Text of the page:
Coculture of Probiotic Bacteria in Algal Feedstocks for Disease Management in Bivalve Hatcheries

Samuel Hughes, University of Rhode Island


Bivalve hatcheries include microalgae culture operations as a food source for stock, and these algae cultures harbor dynamic bacterial communities. Because algae from these cultures and their commensal microbiota are distributed to stock larval tanks daily upon feeding, the presence of pathogenic Vibrio spp. in hatchery microalgae cultures is a threat to stock health and survival. This study investigates the algal/bacterial and bacterial/bacterial interaction between four popular species of microalgae feedstock, a Vibrio sp. of known pathogenicity to bivalves (V. coralliilyticus RE22 [RE22]), a probiotic marine bacterium with demonstrated effectiveness in reducing larval shellfish mortality in culture operations (Phaeobacter inhibens S4 [S4]), and bacteria strains isolated directly from these algal cultures. Algal growth was unaffected by the addition of probiotics and/or RE22. Results showed that RE22 and S4 have different abilities to grow and persist in coculture, and that the four microalgae species studied have species- specific effects on the levels of RE22 and S4. For example, S4 titers were unaffected by coculture with the microalga Pavlova pinguis, yet significantly decreased more than 3- log10 when cocultured with Tisochrysis lutea. An antibiotic knockdown experiment and zone of inhibition assay with commensal isolates suggest that RE22 and S4 do interact with commensal bacteria, but results indicate that direct inhibition of RE22 and S4 by culturable commensal bacteria in algal coculture is unlikely to be a major driver of their observed dynamics. Probiotics cocultured with algae and RE22 had no significant effect on RE22 levels, and probiotics did not reach high enough levels in coculture to contribute to stock health via routine algae feeding protocols. For these reasons, benefits of supplementing probiotic to microalgal cultures cannot be claimed without further research and development. This research enhances our understanding of algal/bacterial interaction in shellfish hatcheries.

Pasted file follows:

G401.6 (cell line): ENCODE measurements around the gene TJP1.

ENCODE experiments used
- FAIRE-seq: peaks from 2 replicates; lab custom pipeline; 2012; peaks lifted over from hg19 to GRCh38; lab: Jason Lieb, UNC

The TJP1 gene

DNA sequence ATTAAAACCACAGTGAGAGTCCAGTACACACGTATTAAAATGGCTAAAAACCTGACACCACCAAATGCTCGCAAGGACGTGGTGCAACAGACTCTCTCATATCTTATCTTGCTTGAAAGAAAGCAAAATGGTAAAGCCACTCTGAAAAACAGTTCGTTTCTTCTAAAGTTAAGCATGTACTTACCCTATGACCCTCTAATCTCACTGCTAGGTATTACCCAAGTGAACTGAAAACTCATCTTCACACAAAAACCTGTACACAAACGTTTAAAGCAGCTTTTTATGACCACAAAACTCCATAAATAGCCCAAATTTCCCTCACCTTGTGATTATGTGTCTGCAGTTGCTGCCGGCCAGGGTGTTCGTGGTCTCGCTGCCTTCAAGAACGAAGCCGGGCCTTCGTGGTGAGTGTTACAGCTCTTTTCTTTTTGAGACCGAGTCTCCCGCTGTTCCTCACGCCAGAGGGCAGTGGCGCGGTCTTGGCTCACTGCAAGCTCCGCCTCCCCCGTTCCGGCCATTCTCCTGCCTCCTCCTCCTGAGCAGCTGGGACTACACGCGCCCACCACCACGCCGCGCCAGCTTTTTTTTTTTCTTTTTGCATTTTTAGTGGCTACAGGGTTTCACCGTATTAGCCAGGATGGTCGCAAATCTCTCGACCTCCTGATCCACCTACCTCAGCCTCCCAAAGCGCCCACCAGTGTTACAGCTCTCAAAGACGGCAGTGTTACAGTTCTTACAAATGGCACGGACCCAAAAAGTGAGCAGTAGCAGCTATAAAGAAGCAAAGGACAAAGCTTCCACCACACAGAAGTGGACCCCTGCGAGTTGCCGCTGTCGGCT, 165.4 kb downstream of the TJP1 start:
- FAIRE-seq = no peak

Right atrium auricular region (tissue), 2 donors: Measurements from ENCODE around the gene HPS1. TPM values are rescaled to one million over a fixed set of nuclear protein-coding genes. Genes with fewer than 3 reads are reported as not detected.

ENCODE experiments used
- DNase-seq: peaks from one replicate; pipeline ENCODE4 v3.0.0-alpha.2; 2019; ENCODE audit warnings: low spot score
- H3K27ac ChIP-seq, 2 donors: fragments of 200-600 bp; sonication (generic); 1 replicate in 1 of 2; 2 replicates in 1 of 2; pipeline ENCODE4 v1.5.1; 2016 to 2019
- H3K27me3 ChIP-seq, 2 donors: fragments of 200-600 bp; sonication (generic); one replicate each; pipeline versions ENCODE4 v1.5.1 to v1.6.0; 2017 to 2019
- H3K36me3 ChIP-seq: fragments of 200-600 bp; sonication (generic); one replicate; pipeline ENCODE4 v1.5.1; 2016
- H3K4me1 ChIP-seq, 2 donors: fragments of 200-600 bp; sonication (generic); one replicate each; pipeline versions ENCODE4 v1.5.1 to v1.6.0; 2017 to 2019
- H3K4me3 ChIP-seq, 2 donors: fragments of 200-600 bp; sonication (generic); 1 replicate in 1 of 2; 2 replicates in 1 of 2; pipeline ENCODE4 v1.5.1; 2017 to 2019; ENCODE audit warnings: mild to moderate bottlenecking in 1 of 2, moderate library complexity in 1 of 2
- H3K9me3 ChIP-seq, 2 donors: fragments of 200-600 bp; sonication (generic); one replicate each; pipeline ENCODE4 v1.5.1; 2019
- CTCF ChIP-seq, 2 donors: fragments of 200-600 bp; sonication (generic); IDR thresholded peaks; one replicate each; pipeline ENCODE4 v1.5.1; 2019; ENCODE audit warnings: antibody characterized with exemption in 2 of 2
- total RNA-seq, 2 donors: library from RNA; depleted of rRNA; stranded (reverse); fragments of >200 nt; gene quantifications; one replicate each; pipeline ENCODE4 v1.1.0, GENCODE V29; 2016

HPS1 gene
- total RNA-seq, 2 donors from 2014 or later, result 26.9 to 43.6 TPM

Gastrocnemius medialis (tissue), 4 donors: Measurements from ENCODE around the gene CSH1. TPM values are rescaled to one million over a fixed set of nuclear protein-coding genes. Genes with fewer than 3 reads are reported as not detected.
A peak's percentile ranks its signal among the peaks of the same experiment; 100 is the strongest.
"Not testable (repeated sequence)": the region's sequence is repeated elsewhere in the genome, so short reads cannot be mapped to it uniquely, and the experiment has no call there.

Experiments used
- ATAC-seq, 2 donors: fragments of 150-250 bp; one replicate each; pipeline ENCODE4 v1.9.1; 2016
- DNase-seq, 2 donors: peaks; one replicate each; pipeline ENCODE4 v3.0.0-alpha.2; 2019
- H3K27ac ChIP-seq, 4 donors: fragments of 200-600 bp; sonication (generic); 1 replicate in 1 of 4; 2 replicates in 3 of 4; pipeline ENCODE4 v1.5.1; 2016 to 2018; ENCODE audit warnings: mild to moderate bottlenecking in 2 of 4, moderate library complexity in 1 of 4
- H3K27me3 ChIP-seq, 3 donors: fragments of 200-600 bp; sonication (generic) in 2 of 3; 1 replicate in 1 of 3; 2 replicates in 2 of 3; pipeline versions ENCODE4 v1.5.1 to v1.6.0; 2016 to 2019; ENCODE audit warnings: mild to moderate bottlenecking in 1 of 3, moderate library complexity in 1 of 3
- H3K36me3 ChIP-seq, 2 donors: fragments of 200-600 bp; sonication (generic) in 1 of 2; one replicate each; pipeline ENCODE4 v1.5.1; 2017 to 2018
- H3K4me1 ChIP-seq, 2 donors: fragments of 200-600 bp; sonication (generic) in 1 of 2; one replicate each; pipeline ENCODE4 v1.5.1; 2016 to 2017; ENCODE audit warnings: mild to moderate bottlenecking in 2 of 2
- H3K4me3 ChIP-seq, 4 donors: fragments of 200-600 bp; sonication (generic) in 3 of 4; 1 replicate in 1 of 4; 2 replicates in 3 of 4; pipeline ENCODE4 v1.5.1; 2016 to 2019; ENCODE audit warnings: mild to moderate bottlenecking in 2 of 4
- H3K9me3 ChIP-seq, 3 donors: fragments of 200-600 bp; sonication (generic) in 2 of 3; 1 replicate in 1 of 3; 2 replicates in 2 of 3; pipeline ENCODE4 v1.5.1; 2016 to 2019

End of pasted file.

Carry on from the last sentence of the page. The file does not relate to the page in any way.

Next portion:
Subject Area

Microbiology|Aquatic sciences

Recommended Citation

Samuel Hughes, "Coculture of Probiotic Bacteria in Algal Feedstocks for Disease Management in Bivalve Hatcheries" (2019). Dissertations and Master's Theses (Campus Access). Paper AAI13861221.